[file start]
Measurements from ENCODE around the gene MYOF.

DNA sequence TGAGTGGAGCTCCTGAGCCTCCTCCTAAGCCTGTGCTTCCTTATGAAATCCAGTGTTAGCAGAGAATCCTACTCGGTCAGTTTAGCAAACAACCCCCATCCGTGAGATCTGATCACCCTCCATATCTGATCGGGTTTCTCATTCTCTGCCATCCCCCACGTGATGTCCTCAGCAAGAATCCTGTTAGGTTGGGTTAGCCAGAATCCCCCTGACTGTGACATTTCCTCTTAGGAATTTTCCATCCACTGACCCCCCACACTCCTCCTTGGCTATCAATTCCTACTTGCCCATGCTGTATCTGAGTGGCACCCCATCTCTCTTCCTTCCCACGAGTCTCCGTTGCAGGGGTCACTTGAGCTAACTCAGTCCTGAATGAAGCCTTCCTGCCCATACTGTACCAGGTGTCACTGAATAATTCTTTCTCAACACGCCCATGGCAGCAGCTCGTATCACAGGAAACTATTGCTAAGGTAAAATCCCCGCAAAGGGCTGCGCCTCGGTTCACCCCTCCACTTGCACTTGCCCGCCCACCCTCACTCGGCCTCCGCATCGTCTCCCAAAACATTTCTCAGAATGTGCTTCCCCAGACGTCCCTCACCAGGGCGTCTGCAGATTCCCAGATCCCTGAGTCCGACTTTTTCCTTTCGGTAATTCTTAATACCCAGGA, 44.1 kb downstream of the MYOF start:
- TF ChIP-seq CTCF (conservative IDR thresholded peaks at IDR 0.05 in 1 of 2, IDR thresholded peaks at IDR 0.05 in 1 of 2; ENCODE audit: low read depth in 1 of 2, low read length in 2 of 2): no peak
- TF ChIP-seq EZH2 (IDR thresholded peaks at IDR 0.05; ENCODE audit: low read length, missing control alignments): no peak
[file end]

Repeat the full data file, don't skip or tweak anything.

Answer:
Measurements from ENCODE around the gene MYOF.

DNA sequence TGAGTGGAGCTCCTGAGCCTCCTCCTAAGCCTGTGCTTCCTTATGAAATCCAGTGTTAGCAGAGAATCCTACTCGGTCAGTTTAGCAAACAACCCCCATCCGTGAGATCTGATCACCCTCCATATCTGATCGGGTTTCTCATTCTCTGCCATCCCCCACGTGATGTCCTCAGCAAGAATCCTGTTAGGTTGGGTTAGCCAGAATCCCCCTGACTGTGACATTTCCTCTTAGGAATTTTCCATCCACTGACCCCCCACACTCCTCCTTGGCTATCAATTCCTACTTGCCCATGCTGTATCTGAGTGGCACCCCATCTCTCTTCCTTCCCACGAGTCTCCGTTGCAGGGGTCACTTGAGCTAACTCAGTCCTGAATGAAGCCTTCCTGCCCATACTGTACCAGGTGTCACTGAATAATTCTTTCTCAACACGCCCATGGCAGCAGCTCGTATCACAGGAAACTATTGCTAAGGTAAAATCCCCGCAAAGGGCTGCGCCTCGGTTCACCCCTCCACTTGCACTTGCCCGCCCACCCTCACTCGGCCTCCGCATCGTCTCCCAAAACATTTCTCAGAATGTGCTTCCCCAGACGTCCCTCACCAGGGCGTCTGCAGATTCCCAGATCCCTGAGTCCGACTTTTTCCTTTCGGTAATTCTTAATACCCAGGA, 44.1 kb downstream of the MYOF start:
- TF ChIP-seq CTCF (conservative IDR thresholded peaks at IDR 0.05 in 1 of 2, IDR thresholded peaks at IDR 0.05 in 1 of 2; ENCODE audit: low read depth in 1 of 2, low read length in 2 of 2): no peak
- TF ChIP-seq EZH2 (IDR thresholded peaks at IDR 0.05; ENCODE audit: low read length, missing control alignments): no peak